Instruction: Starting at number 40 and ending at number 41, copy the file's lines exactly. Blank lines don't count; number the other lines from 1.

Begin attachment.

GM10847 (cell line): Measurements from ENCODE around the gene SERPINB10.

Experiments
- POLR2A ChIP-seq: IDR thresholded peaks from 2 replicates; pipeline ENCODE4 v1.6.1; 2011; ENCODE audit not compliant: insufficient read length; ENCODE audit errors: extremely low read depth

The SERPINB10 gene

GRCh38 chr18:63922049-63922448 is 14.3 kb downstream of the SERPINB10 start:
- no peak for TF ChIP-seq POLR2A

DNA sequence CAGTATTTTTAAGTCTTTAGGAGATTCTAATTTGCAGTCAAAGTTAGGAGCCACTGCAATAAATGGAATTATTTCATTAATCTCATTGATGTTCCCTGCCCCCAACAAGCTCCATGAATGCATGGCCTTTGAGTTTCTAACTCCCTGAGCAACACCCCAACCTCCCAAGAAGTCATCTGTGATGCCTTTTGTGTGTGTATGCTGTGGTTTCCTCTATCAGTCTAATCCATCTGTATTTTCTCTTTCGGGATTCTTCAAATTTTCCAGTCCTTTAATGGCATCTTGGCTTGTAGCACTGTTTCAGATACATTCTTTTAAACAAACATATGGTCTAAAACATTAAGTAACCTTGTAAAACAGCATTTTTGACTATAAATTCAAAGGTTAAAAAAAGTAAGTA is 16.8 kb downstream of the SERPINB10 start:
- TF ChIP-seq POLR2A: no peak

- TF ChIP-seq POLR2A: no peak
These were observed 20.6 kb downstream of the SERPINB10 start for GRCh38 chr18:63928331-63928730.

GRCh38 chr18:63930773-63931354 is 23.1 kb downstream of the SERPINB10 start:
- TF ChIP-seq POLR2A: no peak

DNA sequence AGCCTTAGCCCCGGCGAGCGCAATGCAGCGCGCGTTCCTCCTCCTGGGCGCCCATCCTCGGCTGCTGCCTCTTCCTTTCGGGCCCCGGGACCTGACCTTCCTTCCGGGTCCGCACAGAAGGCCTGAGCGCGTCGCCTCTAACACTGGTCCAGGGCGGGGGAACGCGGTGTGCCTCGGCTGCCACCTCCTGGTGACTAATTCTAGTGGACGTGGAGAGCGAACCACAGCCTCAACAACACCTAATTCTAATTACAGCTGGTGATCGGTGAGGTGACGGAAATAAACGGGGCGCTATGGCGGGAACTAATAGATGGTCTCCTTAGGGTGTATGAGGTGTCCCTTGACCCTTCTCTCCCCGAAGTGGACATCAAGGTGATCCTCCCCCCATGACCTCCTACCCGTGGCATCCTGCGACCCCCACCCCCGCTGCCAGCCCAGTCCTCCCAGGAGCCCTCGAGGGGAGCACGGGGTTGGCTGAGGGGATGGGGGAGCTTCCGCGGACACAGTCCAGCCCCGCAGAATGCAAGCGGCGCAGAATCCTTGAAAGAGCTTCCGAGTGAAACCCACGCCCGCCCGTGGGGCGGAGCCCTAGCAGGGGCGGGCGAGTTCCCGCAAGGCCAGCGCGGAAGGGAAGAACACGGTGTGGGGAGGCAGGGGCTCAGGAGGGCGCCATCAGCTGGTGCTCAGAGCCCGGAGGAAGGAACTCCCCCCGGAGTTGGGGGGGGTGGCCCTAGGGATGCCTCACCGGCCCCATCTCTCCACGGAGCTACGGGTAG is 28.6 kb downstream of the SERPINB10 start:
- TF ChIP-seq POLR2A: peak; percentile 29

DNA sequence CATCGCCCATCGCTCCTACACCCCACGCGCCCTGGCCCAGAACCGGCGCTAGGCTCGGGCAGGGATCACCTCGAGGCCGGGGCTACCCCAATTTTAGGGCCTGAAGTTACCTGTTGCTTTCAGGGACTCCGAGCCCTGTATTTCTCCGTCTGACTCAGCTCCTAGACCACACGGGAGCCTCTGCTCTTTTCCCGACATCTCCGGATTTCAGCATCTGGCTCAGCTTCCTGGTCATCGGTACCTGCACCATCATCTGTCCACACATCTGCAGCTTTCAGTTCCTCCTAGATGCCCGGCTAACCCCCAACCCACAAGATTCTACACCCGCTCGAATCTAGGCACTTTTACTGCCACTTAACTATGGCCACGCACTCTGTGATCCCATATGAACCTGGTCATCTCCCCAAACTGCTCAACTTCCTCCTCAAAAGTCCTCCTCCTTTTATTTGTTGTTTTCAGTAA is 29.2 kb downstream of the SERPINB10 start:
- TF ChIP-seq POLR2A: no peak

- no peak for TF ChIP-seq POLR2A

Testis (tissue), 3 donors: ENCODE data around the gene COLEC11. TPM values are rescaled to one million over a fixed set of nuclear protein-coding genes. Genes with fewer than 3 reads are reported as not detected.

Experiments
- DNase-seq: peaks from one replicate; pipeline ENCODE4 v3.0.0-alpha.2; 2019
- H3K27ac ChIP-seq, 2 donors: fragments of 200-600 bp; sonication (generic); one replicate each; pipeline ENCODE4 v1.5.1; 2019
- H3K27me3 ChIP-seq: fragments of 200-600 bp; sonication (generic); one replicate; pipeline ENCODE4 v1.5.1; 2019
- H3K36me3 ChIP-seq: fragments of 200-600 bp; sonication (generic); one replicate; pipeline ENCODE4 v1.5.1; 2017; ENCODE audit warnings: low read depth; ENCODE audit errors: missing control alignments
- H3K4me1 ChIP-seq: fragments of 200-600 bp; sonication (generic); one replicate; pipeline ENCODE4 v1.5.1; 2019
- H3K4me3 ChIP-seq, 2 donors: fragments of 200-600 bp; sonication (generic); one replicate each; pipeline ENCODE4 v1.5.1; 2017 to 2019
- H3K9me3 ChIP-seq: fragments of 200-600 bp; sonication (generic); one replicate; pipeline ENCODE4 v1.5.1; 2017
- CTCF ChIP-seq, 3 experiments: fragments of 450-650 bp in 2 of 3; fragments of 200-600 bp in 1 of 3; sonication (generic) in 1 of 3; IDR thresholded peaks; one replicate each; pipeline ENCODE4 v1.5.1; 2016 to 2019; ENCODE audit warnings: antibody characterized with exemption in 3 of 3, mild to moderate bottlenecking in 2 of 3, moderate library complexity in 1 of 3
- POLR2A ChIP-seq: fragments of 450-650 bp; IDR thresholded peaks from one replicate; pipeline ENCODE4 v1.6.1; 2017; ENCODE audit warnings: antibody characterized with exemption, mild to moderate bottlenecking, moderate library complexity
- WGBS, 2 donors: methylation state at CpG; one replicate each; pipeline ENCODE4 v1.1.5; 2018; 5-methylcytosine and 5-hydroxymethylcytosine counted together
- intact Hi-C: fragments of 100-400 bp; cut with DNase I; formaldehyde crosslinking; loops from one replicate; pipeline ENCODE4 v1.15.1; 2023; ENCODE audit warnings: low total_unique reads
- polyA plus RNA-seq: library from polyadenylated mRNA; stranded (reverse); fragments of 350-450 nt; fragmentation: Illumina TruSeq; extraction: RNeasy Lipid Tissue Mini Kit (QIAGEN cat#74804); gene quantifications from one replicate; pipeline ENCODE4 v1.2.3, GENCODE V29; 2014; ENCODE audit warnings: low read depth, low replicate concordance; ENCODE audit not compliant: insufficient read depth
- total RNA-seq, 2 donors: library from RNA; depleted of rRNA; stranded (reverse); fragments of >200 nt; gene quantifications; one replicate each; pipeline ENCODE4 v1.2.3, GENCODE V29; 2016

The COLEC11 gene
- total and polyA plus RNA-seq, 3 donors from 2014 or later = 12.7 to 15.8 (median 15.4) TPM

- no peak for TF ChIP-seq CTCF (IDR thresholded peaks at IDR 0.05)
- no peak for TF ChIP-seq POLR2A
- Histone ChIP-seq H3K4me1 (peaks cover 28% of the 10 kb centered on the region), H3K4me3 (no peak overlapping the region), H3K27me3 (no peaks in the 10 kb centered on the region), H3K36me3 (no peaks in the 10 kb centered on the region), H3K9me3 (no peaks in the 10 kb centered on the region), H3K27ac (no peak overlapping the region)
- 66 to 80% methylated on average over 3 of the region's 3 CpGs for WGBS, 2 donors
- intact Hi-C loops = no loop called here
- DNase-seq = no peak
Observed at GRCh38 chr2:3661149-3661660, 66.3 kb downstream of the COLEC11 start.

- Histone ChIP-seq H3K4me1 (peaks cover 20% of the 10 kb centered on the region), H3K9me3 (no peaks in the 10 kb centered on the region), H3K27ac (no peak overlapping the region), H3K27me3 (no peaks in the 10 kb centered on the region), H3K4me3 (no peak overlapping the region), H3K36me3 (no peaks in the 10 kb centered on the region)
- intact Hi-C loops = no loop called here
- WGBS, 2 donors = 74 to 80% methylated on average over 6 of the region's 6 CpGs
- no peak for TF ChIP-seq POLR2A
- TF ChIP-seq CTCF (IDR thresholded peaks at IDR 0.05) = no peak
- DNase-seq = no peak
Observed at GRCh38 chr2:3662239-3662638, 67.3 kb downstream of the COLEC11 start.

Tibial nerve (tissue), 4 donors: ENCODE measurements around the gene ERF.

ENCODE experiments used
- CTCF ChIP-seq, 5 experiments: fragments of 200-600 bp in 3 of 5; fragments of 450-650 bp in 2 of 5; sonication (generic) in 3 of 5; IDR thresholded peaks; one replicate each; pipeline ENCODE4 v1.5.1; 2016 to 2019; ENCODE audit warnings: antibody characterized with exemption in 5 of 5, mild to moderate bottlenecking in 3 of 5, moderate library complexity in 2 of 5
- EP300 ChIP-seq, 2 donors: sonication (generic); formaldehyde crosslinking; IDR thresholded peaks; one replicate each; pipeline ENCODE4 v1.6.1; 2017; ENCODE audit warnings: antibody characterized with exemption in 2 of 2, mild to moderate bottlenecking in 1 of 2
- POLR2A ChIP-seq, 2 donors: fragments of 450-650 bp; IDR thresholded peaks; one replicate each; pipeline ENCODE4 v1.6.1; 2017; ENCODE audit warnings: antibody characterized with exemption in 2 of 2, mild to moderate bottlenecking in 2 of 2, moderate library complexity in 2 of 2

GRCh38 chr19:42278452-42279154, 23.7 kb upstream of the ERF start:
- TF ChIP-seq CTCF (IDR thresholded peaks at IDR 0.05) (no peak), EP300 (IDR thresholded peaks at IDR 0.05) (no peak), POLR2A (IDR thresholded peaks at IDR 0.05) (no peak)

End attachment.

- DNase-seq = no peak
Observed at GRCh38 chr2:3661149-3661660, 66.3 kb downstream of the COLEC11 start.